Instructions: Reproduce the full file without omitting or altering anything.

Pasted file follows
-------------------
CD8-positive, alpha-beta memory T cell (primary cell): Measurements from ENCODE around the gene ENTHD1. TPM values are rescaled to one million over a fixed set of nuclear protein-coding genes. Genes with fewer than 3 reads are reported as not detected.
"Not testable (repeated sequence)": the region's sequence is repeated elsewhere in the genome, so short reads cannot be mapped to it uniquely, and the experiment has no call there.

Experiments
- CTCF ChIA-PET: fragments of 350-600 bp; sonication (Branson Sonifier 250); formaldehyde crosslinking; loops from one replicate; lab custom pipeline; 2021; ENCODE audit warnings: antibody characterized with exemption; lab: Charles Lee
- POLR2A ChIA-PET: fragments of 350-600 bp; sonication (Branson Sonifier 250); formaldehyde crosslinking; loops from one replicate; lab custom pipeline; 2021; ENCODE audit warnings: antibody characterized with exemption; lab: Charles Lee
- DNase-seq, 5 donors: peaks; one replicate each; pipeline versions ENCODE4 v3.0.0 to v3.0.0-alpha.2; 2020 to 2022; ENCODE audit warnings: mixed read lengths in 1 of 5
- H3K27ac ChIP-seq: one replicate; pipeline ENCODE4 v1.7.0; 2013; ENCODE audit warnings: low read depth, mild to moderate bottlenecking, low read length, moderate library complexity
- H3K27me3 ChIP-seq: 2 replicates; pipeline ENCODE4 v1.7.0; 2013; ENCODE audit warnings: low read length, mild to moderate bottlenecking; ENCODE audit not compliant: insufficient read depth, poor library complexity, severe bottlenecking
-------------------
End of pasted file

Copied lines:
CD8-positive, alpha-beta memory T cell (primary cell): Measurements from ENCODE around the gene ENTHD1. TPM values are rescaled to one million over a fixed set of nuclear protein-coding genes. Genes with fewer than 3 reads are reported as not detected.
"Not testable (repeated sequence)": the region's sequence is repeated elsewhere in the genome, so short reads cannot be mapped to it uniquely, and the experiment has no call there.

Experiments
- CTCF ChIA-PET: fragments of 350-600 bp; sonication (Branson Sonifier 250); formaldehyde crosslinking; loops from one replicate; lab custom pipeline; 2021; ENCODE audit warnings: antibody characterized with exemption; lab: Charles Lee
- POLR2A ChIA-PET: fragments of 350-600 bp; sonication (Branson Sonifier 250); formaldehyde crosslinking; loops from one replicate; lab custom pipeline; 2021; ENCODE audit warnings: antibody characterized with exemption; lab: Charles Lee
- DNase-seq, 5 donors: peaks; one replicate each; pipeline versions ENCODE4 v3.0.0 to v3.0.0-alpha.2; 2020 to 2022; ENCODE audit warnings: mixed read lengths in 1 of 5
- H3K27ac ChIP-seq: one replicate; pipeline ENCODE4 v1.7.0; 2013; ENCODE audit warnings: low read depth, mild to moderate bottlenecking, low read length, moderate library complexity
- H3K27me3 ChIP-seq: 2 replicates; pipeline ENCODE4 v1.7.0; 2013; ENCODE audit warnings: low read length, mild to moderate bottlenecking; ENCODE audit not compliant: insufficient read depth, poor library complexity, severe bottlenecking